Please Note: This article is written for users of the following Microsoft Excel versions: 97, 2000, 2002, and 2003. If you are using a later version (Excel 2007 or later), this tip may not work for you. For a version of this tip written specifically for later versions of Excel, click here: Custom Formats for Scientific Notation.

Custom Formats for Scientific Notation

by Allen Wyatt
(last updated June 14, 2014)

3

Reid notes that he can display numbers using scientific notation and they appear in Excel in the format 1.23E+03 or 1.23E-03. He would like the scientific notation to be shown differently, such as 1.23x10^3 or 1.23x10^-3.

There is no way in Excel to change the way in which scientific notation is displayed. The only workaround is to use a formula to put together a text representation of what you want. For instance, if a value that uses Excel's scientific notation is stored in cell C7, you could use the following formula:

=LEFT(TEXT(D7,"0.00E+0"),3) & "x10^" & RIGHT(TEXT(D7,"0.00E+0"),3)

This formula essentially pulls the left portion of the number (the part before the E) and combines it with the right part of the number (the part after the E) together with the "x10^" notation. The result is considered a text string by Excel; it cannot be used in subsequent calculations.

If you needed to do quite a bit of formatting in this manner, it would be a relatively trivial matter to create a macro that returned the formatted text string based on the number. Create it as a user-defined function and you could then use it in your formulas.

ExcelTips is your source for cost-effective Microsoft Excel training. This tip (9234) applies to Microsoft Excel 97, 2000, 2002, and 2003. You can find a version of this tip for the ribbon interface of Excel (Excel 2007 and later) here: Custom Formats for Scientific Notation.

Author Bio

Allen Wyatt

With more than 50 non-fiction books and numerous magazine articles to his credit, Allen Wyatt is an internationally recognized author. He  is president of Sharon Parq Associates, a computer and publishing services company. ...

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Comments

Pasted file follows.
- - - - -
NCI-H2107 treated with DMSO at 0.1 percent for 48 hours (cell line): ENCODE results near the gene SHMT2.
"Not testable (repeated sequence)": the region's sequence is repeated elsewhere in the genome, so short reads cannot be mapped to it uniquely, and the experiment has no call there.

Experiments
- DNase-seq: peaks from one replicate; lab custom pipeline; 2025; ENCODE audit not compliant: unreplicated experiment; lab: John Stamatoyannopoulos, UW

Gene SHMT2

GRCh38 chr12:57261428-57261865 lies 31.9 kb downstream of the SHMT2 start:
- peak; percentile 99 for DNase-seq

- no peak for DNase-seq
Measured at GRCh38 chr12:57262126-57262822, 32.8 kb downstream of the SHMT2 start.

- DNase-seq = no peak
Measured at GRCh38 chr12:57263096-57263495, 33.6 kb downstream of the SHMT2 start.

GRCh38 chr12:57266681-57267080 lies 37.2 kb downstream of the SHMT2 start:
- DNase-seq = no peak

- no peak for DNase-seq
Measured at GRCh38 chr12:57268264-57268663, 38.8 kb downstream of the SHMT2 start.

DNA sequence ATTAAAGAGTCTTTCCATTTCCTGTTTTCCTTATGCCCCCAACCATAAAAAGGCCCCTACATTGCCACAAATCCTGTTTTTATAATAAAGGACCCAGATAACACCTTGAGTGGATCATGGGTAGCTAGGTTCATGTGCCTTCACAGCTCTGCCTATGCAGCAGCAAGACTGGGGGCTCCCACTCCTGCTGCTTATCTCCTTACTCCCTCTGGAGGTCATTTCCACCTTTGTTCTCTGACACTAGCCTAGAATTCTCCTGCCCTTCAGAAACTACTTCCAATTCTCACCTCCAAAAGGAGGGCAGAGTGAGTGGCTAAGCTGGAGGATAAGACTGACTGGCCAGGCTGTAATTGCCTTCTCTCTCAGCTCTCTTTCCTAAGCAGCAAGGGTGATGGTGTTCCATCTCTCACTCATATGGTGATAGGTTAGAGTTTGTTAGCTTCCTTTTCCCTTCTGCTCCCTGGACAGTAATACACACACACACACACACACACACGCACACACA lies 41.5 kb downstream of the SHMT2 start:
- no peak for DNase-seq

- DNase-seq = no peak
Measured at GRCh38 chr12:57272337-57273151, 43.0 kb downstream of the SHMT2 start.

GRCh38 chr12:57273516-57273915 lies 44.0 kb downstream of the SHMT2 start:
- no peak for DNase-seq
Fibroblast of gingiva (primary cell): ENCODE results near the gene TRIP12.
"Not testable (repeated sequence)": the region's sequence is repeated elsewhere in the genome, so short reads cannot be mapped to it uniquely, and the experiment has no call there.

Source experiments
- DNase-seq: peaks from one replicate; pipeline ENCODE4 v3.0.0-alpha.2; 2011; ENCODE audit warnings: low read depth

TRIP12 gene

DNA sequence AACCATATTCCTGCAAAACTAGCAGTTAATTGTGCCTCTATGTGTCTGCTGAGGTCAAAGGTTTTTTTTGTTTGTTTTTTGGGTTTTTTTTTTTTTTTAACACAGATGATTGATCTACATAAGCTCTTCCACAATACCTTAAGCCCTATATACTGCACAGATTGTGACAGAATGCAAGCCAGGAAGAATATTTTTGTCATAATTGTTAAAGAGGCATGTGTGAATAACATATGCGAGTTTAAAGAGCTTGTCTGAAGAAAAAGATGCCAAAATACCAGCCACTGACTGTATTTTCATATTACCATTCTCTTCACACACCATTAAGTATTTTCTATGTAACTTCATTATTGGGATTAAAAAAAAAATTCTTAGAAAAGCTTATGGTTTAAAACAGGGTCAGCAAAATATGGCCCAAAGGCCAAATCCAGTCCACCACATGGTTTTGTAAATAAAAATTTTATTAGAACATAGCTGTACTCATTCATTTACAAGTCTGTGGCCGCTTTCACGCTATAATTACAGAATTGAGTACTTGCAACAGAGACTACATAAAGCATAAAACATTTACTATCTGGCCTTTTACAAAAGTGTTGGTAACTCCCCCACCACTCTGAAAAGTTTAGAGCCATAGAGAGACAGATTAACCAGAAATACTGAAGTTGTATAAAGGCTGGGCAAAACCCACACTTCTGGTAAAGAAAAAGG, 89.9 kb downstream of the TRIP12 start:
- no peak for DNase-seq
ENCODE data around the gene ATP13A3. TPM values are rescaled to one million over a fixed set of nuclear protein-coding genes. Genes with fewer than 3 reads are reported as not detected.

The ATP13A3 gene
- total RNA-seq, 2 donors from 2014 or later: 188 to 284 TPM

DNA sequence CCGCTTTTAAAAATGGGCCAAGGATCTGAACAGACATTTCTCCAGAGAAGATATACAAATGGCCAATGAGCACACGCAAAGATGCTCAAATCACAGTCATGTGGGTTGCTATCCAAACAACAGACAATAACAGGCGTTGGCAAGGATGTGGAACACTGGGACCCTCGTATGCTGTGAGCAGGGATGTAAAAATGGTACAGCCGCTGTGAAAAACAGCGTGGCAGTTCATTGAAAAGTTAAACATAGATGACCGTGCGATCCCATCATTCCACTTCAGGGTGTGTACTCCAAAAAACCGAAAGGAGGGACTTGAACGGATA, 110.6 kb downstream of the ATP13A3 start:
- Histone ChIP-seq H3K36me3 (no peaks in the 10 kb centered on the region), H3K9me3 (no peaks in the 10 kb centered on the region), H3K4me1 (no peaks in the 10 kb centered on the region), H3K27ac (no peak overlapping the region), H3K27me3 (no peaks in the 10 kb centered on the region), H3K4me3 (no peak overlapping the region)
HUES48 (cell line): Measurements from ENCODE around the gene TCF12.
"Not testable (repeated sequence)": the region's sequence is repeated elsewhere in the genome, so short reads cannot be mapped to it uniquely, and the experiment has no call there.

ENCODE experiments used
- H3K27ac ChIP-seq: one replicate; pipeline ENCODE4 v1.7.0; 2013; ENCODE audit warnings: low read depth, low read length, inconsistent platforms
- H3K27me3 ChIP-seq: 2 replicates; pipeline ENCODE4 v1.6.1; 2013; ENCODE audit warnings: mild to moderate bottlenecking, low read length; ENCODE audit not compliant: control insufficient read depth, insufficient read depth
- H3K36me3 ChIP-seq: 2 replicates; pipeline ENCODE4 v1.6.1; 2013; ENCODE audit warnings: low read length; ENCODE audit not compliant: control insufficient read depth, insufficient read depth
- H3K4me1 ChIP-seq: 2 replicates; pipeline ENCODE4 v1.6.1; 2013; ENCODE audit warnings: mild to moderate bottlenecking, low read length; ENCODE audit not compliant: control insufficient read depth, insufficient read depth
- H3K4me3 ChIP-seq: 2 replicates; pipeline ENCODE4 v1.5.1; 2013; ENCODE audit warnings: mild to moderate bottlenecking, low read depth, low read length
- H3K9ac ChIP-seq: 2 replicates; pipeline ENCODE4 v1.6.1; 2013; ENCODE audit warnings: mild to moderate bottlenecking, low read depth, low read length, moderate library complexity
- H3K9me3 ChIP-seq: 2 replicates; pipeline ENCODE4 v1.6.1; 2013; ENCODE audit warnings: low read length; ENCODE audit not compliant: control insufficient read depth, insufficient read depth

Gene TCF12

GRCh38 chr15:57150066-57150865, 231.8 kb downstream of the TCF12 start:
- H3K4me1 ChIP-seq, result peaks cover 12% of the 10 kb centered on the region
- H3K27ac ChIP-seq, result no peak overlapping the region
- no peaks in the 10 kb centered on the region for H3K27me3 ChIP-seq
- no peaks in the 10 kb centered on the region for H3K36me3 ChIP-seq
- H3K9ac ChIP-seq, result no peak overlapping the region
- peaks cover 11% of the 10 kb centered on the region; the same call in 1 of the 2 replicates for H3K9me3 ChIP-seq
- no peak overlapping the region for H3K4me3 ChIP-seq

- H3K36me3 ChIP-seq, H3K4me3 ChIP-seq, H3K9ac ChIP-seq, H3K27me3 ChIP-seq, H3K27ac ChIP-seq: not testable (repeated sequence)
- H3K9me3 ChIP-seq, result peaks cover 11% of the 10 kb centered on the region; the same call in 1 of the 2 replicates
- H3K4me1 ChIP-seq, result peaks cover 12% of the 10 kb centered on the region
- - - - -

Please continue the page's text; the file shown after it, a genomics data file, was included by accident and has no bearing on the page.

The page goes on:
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What is 7 - 0?

2017-05-09 10:17:34

govalley

it's great. thank you so much


2016-04-01 12:48:35

David Hagar

Here it is!!!!
All you have to do is place a # at the beginning of the regular scientific notation to format in engineering notation!!!

format: 0.000E+00 #00.000 E+00
------------------------------------
number: 3.142E+14 314.159E+12
3.142E+12 03.142E+12
3.142E+11 314.159E+09
3.142E+10 31.416E+09
3.142E+09 03.142E+09


2014-11-15 10:13:49

Pieter de la Court

Finally: a function for proper scientific notation!
For a very long time I have been looking for a function that converts a number to text in the real scientific format, not the clumsy notation with E+23 or 10^-5.
Finally I think I found a solution.
Rather than formatting part of the string into superscript, the function uses Unicode characters for superscript "0" to "9" and superscript "-".
The basic VBA function for the exponent part is given below. This can easily be extended to a function doing the whole number with automatic mantissa and exponent calculation.

Function SciExp(Expon As Integer) As String

Dim sExpon As String
Dim i As Integer
Dim e As String
Dim Dig As String
Dim U As Long

sExpon = CStr(Expon)
e = ""

If Expon = 0 Then
SciExp = ""
Exit Function
End If

For i = 1 To Len(sExpon)
Dig = CStr(Mid(sExpon, i, 1))

Select Case Dig
Case "0"
U = 8304
Case "1"
U = 185
Case "2"
U = 178
Case "3"
U = 179
Case "4"
U = 8308
Case "5"
U = 8309
Case "6"
U = 8310
Case "7"
U = 8311
Case "8"
U = 8312
Case "9"
U = 8313
Case "-"
U = 8315
End Select

e = e & ChrW(U)
Next i

SciExp = ChrW(183) & "10" & e
End Function

Hope this will help a lot of scientists out there...

Pieter de la Court


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